WWC23 – Alain Almes, by Robert Stanier

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In this entry to our 2023 wine writing competition, English vicar, long-standing Purple Pager and regular contributor to our Members' forum, Rev Robert Stainer writes about Alain Almes, a winemaker in Languedoc's Côtes de Thongue region. See our WWC23 guide for more.

Robert Stanier writes Robert Stanier is the vicar of St Andrew’s and St Mark’s church in Surbiton; he is married with three children. During a sabbatical in the summer of 2022, he spent a month touring the domaines of the Cotes de Thongue, a wine region buried deep in the Languedoc, and published the first ever guide to this area: www.cotesdethonguewines.co.uk. Alain Almes was one of the people he met.

There are some people who are pioneers, who think differently and are able to reshape the world as a result; there are others, who work with such precision and exactitude that their products resound at a different level from their peers; there are still others with such natural flair and talent that in their hands the impossible becomes possible. These are the heroes of our time, but Alain Almes, my favourite wine person, is none of these things. 

Alain is in late middle age, with a 30 hectare domaine near Pouzolles, in the Languedoc, in the Cotes de Thongue wine region. For the first fifteen years of his working life, his grapes went into the local Co-operative, but in 2004 he decided to take the leap into making his own wine and Domaine Bobian was born; the name, Bobian, comes from the hamlet in which his house is found, on the outskirts of Pouzolles, which is hardly big in itself. And it’s not so much a winery as a detached house with an extended garage attached.

He makes a small range of wines, mainly using the local grapes, and the quality level is earmarked by the name. His basic wine – a carignan-syrah-grenache blend – is called ‘Symphonie’; his mid-level one – a pure carignan – is called ‘Opus’; his top wine is Symphonie Grande Reserve, another carignan-syrah-grenache blend, but aged in oak for four years. 

At least, those were the names. Ten years ago, Robert Mondavi’s lawyers called up and demanded that he drop the use of ‘Opus’ in case his wine was mistaken for their flagship joint project with Mouton Rothschild, ‘Opus One’. At this point, the classic Languedoc hero makes a heroic case for the defence, and refuses to budge; certainly, there is a strong case that his thousand bottle cuvée of carignan sold for around ten euros each was unlikely to be confused in consumers’ minds with the Opus One retailing at four hundred euros. But Alain is not like that; law courts are tedious things. He gave way and rechristened his carignan as ‘Altiorem’.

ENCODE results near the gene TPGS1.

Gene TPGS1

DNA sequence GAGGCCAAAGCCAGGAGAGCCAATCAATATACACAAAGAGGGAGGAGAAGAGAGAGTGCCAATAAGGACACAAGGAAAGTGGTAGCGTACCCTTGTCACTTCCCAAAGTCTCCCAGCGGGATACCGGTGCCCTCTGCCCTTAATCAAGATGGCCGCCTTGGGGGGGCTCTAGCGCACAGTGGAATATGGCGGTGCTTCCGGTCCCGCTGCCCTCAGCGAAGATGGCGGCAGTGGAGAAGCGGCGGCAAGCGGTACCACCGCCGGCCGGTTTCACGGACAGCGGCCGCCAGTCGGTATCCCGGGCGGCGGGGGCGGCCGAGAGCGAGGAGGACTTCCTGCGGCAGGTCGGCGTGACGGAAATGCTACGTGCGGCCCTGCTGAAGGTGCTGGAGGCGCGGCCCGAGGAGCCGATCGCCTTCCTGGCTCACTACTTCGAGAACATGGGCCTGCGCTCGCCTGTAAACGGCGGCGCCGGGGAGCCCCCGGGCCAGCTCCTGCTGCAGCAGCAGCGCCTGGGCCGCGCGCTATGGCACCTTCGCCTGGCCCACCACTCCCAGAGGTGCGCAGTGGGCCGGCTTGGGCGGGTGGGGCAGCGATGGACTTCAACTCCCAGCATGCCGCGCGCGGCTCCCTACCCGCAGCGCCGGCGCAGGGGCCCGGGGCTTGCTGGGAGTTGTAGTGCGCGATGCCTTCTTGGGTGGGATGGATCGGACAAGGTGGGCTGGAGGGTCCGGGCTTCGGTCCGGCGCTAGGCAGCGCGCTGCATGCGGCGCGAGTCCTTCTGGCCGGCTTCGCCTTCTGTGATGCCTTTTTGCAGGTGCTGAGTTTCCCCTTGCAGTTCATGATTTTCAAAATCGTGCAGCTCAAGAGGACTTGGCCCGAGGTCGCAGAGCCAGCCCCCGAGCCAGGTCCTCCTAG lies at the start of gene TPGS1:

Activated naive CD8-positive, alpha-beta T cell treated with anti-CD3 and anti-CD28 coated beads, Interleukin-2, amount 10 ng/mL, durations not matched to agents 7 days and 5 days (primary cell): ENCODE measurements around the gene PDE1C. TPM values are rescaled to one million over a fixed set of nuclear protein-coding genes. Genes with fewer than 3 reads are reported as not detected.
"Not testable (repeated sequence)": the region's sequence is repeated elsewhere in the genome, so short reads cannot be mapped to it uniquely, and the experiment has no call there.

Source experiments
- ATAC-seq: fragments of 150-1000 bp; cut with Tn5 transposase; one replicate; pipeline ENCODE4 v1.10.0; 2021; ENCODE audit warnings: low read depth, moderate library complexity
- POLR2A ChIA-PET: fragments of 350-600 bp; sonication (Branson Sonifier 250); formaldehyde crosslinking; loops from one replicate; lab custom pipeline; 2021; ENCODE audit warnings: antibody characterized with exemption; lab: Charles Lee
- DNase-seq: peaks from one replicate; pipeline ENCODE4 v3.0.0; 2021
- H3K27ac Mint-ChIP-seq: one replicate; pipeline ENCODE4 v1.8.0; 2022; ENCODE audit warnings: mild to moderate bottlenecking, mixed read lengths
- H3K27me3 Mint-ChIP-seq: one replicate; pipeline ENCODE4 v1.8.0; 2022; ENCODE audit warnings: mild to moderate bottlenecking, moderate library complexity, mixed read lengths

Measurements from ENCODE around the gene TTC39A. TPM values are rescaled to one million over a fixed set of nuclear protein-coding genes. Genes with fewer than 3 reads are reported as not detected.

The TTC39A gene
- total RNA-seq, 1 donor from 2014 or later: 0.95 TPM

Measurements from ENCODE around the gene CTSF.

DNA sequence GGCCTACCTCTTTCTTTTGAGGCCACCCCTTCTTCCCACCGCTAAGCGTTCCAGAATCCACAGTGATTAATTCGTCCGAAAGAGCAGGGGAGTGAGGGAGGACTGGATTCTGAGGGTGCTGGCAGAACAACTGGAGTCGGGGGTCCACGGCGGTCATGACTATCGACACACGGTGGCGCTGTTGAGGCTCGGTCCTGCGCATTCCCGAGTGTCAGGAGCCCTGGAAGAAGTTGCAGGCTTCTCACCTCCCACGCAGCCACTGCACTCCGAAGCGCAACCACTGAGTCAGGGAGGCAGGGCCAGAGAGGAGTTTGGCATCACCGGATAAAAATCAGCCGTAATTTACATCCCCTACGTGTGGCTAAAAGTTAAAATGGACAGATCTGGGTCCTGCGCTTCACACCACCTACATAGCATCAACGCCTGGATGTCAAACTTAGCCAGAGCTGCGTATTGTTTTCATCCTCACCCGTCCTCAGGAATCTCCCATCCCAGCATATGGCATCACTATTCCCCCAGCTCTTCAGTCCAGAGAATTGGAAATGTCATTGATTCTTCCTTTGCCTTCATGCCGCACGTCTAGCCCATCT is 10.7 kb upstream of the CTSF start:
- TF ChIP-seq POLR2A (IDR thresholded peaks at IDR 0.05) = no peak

He has a passion for carignan, the other local winemakers call him ‘Monsieur Carignan’, and he has even started up a local contest for wines made from this grape, the Concours de Carignan. His wines haven’t won.

It’s not that his wines are bad; they are charming, and his Symphonie Grande Reserve is the genuine article, with a beautiful integration of the oak and the fruit. But equally, there are other local winemakers who – if we are honest – do it better.

Nevertheless, Alain’s wines are amply good enough to him to make a living. He has a small number of retail and restaurant clients in France and Belgium and he works hard to keep them happy. As we tasted together in his garden, he watched me taste his basic wine, ‘Elisa’, and I must have winced a fraction.

“Yes,” he said, “It’s too acidic; it needed longer in the tank. But they called me up and said, ‘Alain, we need your wine; send us your new vintage.’”

Again, at this point, the truly dedicated winemaker refuses to yield until he truly believes that his wine has reached its apogee in tank, explains to his customer that it’s not yet ready, and makes them wait. 

“So I just had to bottle it then and there,” continued Alain. “What else could I do?”

Of course, the wine world needs its pioneers, the people who refuse to compromise, the ones for whom quality of the wine is the only consideration. But then there are those whose contribution is more modest, all too willing to compromise, but who are still bringing their individuality all the same. Domaine Bobian’s range are defiantly Alain’s wines, from the village where he was brought up, from the vineyards that he has tended for decades, and from the grapevines he inherited.

When he showed me his wines, we sat in his front garden under an olive tree. There was no view to speak of; for we were on a small street not quite at the edge of the village, but the cicadas were thundering away all the same, and the heat of the day was offset by a gentle breeze. 

We sat longest with the Symphonie Grande Reserve, giving due consideration to its colour, its rich nose, and then its sumptuous finish. As the alcohol kicked in, there was the mildest degree of loosening up of the senses that comes with a good glass of wine. Just then, in the companionable warmth, there was nowhere else either of us particularly wanted to be. 

“You see,” he said, as he raised his glass to his lips, “life’s not complicated, really.”

This wasn’t a scene – two middle aged men sipping wine in a shaded front garden - that would go viral on Instagram; these weren’t wines to give you an epiphany of the taste-buds; and this wasn’t a man who has changed the landscape of the wine world. He has, however, made his own small contribution and he continues to do so, in his own parcel of land, with his own resources, and his own level of skill. Life’s not always about breaking boundaries; it’s also about contentment. And that is what makes Alain Almes my favourite.

Image: Vectorig via Getty Images.